One particularly robust human memory structure is narrative. Story structure has deep roots in primate and human evolution, producing selective advantage by focusing attention, fostering group collaboration, exploring intentions and motives for action, moral instruction, and predicting causation [27]. Stories provide for the human equivalent of “massive parallel processing”, whereby we may act not just from our own experience but from that of the collective. Narrative is known to play a crucial role in the organization of preconscious gestalts and rule-based, linear processing [28]. Stories identify agents with their character traits; relay their goals, intentions and beliefs; and seek the coherence that allows causal reasoning. Psychological studies of categorization in complex, ill-structured domains such as juror decision making confirm that narrative structure is imposed on ill-structured data as it is collected, and that formal category assignment is made by the “best story match” [29]. These stories may be organized in family resemblance groupings to facilitate retrieval (like “small worlds” [12] or “logical competitor sets” [13]), and focus on critical cues that quickly identify the best story (like crucial tests in schemes [14] or scripts [15]).

2. Experimental Section

This cohort study was approved by the institutional review boards (human subjects) at all participating sites. Because of the spectrum of development we expected, our methods reflect two broad considerations. First, we needed to identify a data collection system capable of elucidating both formal (didactic) and experience-based (clinical) learning. Second, we needed to choose analytical methods capable of identifying both rational (conscious, logical, algorithmic) and intuitive (preconscious, emotion-based, pattern recognition) approaches to diagnosis. For data collection, we chose semi-structured interviews with trigger questions that would generate experiences, knowledge, reflection, and memories. We chose propositional analysis and concept mapping to explore rational diagnosis and grounded theory and a measure of emotional tone to explore aspects of intuitive diagnosis.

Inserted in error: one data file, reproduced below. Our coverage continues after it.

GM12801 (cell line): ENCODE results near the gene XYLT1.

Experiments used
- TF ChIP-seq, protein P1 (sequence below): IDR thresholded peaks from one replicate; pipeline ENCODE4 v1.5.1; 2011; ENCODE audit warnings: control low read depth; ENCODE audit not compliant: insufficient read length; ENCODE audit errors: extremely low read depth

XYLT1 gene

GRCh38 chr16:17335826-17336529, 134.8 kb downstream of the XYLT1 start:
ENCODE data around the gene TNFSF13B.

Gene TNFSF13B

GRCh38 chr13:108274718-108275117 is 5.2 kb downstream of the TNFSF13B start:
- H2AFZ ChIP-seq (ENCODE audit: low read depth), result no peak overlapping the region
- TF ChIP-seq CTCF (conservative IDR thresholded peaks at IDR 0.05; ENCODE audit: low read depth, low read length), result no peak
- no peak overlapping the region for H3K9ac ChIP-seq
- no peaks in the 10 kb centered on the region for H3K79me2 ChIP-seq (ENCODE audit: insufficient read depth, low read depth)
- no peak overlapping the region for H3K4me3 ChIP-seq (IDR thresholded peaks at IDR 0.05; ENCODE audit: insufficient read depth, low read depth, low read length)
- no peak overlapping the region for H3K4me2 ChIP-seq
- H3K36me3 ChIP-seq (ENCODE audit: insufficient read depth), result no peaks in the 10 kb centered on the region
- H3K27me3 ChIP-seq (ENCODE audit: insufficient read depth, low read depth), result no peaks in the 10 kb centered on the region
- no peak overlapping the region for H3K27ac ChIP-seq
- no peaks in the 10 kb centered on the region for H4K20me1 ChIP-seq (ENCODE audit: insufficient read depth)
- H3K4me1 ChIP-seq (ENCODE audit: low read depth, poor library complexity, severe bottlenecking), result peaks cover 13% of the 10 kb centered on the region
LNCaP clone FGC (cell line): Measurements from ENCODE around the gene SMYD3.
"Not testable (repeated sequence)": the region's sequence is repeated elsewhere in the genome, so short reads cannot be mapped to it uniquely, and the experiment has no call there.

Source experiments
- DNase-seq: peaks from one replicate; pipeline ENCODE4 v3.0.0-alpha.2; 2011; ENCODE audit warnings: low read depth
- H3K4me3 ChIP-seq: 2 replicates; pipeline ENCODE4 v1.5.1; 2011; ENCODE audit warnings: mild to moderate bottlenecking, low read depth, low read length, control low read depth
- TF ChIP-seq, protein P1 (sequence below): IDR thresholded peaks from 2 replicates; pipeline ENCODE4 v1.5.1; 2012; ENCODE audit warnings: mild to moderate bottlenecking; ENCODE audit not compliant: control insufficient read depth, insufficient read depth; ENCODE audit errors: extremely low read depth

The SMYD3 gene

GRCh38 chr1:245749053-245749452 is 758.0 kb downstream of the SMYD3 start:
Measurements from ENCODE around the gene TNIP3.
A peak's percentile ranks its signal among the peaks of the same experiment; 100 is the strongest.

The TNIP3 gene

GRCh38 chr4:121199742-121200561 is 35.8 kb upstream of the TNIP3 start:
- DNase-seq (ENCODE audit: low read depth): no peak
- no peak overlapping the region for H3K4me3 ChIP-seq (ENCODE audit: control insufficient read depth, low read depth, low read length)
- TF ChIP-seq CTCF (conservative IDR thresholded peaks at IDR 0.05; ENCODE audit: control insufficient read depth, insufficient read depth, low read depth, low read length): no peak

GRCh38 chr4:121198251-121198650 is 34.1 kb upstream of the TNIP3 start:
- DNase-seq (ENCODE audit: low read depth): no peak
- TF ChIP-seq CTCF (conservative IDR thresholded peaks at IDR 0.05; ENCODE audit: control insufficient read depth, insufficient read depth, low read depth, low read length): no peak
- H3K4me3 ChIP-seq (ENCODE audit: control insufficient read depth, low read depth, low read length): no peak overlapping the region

The interviews were performed by an experienced qualitative researcher on ten each of premedical students (PM), first year medical students (MS1), third year medical students (MS3), second year internal medicine residents (R2), and experienced internal medicine faculty (F). For each of three diseases (congestive heart failure, emphysema, and pneumonia) the following four trigger questions were asked and the answers were audio taped:
  • If someone complained of shortness of breath, how would you figure out that the cause was [insert disease]?
  • What do you believe are the critical elements for making that diagnosis?
  • What helped or hindered you in learning this?
  • Can you remember anyone (an acquaintance, family member, or patient) with this disease?
Interviews took approximately 30–45 min each.
Transcripts were blinded to learner level and were analyzed by two teams of researchers. One seasoned clinician performed propositional analyses and used these to create concept maps. Any “IF➔THEN” assertion such as “congestive heart failure causes lower extremity edema” was identified as a single proposition. These were identified and counted. Then, propositions were arranged into concept maps, which detailed the branching hierarchical structure where the logical relationship between concepts could be articulated in linking phrases such as “gives rise to”, “results in”, “is required by”, or “contributes to” [30]. The number of connections between concepts in each concept maps was used as a measure of conceptual robustness. Propositions and concept maps were validated by the data collection team for accuracy.
Another team used grounded theory to identify and negotiate salient categories in the data and code passages in the transcripts with these categories. Each individual’s response to each question was a unit of analysis. These researchers independently read and reread a subset of 5% of the transcripts as a training set, identifying categories that explained the subject’s diagnostic approach to the disease. Each category was defined with necessary and sufficient conditions and exemplified with text examples. This team met several times to negotiate categories and definitions until agreement was reached for the training set. Discrepancies were adjudicated by the principal investigator. The final categories were further validated by member checking for accuracy and completeness with all groups. All transcripts were then coded with the consensual set of categories.